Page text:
MASERU — The Lesotho Congress for Democracy (LCD) executive committee is on a charm offensive to clean its image ahead of a special conference which could spell its end.
A special conference to decide the committee’s fate is scheduled for March 19 and 20.
But the committee has already embarked on a campaign to discredit the petitions from constituencies that called for its dissolution.
In a detailed response published in the ruling LCD’s party mouthpiece, Mololi newspaper (10-17 December 2010), the committee scoffs at suggestions that it should be disbanded.
It said the accusations against the committee are too flimsy for the party to call a special conference to discuss them.
The call for a special conference to disband the committee is “neither here nor there”, the committee said.
It also describes as ridiculous the suggestion that all save for party leader Pakalitha Mosisili and deputy leader Lesao Lehohla should be fired.
That demand, the committee said, is unconstitutional because it seeks to “separate the leader from the rest of the committee members”.
“It is in contravention of section 7.1 of the constitution of the party and that of the country,” the committee said.
“Besides, section 12.4 of the LCD constitution states that the leader has the power to remove any member of the executive committee whose performance is not satisfactory.”
“It is also our understanding that the executive committee is voted for at an elective conference by constituencies whose delegates originate from branches.”
“It therefore defies logic why constituency committees can make decisions without having consulted with branch committees. It is imperative to first ensure that these constituencies followed procedure as is dictated by section 5.1.1 (h).”
To justify its stance, the committee further quotes a similar case in 1997 which led to the formation of the LCD.
The case sought to separate the late Ntsu Mokhehle, the former Prime Minister and LCD founder, from some members of the Basutoland Congress Party (BCP) national executive committee.
In that case Justice Gabriel Mofolo said that Mokhehle, who at that time was the Basutoland Congress Party leader, was part and parcel of the party’s national executive committee.
“This court is not prepared to arrogate to itself powers lying outside its province and to cut the constitutional umbilical cord between the leader of the Basutoland Congress Party and its national executive committee,” the committee quotes the judge as having said.
The committee adds that it was unfair that it was being accused of not dealing with party leader and Prime Minister Pakalitha Mosisili’s attempted assassination on April 22, 2009.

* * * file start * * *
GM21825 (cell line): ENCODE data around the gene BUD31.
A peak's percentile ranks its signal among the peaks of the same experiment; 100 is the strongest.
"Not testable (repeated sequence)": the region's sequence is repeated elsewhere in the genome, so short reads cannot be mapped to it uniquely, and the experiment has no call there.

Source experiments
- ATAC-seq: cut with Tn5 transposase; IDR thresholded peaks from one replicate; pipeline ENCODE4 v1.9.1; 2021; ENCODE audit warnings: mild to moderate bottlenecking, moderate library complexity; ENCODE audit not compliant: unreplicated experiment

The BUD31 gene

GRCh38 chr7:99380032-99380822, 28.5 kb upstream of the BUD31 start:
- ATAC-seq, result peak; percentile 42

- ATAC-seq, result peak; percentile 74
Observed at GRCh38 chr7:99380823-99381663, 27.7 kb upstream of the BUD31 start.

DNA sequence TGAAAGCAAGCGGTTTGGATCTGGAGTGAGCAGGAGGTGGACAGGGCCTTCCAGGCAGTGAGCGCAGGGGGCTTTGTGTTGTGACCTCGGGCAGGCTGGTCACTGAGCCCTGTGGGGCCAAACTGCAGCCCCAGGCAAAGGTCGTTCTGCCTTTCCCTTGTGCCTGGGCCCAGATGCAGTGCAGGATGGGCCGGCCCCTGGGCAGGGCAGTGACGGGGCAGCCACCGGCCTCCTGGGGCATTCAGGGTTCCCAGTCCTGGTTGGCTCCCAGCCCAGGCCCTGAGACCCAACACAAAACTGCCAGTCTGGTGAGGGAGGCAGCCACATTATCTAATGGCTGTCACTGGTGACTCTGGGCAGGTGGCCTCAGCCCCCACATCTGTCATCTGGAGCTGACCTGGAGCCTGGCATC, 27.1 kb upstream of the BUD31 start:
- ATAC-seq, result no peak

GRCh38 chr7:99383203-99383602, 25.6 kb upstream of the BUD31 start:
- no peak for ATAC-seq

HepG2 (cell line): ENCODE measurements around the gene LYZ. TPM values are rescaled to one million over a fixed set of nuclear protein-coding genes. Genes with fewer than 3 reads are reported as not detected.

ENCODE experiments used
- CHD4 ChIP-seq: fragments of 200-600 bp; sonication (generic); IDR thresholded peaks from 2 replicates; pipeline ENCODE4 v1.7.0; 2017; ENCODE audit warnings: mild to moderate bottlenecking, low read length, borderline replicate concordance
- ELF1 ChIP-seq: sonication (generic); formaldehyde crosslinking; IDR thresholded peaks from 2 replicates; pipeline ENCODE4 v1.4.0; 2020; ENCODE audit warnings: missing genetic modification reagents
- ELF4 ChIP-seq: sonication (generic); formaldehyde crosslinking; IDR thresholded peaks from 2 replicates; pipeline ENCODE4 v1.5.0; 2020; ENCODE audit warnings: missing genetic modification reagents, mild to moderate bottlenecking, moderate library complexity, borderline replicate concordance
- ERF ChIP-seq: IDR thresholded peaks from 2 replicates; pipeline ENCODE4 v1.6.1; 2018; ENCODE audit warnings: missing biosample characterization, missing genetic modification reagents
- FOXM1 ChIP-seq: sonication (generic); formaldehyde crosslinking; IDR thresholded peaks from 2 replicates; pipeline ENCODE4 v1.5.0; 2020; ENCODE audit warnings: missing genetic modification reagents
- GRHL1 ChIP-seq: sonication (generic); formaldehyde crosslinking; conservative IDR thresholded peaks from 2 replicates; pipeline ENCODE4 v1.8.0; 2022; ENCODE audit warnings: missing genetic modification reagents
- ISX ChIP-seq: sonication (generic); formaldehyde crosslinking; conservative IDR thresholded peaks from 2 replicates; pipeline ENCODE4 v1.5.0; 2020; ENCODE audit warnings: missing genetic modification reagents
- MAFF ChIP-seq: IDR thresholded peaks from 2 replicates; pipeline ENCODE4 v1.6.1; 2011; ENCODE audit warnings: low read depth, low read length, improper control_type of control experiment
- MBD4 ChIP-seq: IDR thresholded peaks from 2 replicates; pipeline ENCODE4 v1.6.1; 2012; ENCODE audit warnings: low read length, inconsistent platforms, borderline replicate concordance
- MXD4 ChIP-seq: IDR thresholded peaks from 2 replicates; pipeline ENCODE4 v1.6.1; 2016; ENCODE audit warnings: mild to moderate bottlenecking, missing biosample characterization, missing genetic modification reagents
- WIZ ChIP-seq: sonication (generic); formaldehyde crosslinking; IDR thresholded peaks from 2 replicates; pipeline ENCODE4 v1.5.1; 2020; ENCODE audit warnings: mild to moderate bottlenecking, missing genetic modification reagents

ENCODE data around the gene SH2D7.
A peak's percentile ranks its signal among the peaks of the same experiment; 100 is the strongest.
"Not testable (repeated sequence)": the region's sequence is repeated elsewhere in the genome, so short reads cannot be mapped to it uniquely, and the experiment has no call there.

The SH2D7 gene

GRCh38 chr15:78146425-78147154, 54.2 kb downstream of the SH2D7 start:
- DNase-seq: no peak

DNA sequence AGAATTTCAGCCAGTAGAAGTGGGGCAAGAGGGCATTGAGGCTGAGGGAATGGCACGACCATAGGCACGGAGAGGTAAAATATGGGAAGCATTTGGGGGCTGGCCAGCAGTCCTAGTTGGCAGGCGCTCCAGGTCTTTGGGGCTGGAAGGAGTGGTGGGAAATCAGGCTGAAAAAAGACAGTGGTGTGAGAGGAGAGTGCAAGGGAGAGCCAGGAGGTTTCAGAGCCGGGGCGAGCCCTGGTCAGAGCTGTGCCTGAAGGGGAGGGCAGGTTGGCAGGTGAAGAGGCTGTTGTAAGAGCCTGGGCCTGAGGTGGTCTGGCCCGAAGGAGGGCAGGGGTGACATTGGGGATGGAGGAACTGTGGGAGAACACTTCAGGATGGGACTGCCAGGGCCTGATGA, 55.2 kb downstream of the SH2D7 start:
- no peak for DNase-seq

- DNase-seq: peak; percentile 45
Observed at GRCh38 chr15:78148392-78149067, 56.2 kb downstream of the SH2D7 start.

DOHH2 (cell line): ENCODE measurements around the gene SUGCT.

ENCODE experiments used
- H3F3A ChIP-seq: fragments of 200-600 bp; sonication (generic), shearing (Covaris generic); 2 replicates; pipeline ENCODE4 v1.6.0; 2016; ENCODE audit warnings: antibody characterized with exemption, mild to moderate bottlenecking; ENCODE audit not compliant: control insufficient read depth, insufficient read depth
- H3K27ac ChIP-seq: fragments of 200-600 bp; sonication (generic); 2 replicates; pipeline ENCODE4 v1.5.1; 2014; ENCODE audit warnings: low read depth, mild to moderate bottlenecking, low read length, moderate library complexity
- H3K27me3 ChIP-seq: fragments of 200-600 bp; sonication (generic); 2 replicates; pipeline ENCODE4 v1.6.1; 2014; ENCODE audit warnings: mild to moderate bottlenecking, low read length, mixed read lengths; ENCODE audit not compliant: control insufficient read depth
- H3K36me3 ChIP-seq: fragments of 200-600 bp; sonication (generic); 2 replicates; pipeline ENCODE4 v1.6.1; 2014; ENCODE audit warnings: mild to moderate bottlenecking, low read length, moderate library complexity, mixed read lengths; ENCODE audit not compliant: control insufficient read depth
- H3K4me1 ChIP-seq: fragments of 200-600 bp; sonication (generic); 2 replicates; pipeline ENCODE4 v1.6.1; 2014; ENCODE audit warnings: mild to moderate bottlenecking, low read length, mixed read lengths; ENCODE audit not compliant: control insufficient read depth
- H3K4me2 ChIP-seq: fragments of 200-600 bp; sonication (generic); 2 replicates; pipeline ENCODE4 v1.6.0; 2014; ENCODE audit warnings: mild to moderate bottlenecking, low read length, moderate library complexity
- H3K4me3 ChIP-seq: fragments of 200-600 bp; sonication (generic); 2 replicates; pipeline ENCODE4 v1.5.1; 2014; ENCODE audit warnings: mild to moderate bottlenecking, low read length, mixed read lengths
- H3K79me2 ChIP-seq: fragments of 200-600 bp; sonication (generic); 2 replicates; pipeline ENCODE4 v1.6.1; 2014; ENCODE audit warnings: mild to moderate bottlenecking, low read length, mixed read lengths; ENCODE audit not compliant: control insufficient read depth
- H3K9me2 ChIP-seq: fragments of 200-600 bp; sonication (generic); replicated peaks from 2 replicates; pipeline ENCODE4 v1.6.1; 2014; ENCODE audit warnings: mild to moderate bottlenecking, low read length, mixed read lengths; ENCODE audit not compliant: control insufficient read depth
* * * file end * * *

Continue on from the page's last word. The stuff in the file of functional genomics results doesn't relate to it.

The accusation was made by 22 constituencies including Machache, Matlakeng, Butha-Buthe, Maputsoe, Kolonyama, Sebapala and Malingoaneng.
“On 25 April we issued a circular condemning the attempt to assassinate the leader. It was followed by a press conference on April 29 to address the issue,” the executive committee’s memo says.
“The executive committee also on May 17 held a peace march to the State House in which participants were LCD youth and members from Maseru constituencies, to sympathise with our leader.
“The pinnacle of our commitment regarding the State House attacks was the report we tabled before the party’s 2009 leadership conference, in which we further condemned the act.
“It is therefore not true that the executive committee did nothing. Our firm opinion is that this issue does not require for there to be a special conference to discuss.”
The committee said it was unfair for it to be accused of “wrongdoing” when it accepted a letter by the LCD youth demanding that Mosisili fire some of his cabinet ministers.
Allegations that Mosisili and Lehohla are surrounded by committee members who are enemies of the party are shocking, the committee said.
“We wonder what this means. We regard this not only as belittling; it is also demeaning to the LCD leadership and the conference that elected the same executive committee.”
The committee also dismisses allegations that it failed to protect the LCD and its administration against the attack by former secretary general and trade minister Mpho Malie.
In February 2010, Malie, who is the chairman of the LCD elders’ committee, wrote a scathing letter to Standard Lesotho Bank, questioning the maladministration of the government-guaranteed block farming loans which were issued by the bank.
In the letter Malie questioned the role of some cabinet ministers who acted as mentors but also “appeared as debtors”.
He also alleged that some of the block farming loans could have been stolen or laundered.
“We feel that this is unfair not only to the committee but to the elders committee chairman (Malie) as well. He (Malie) has been demonised.”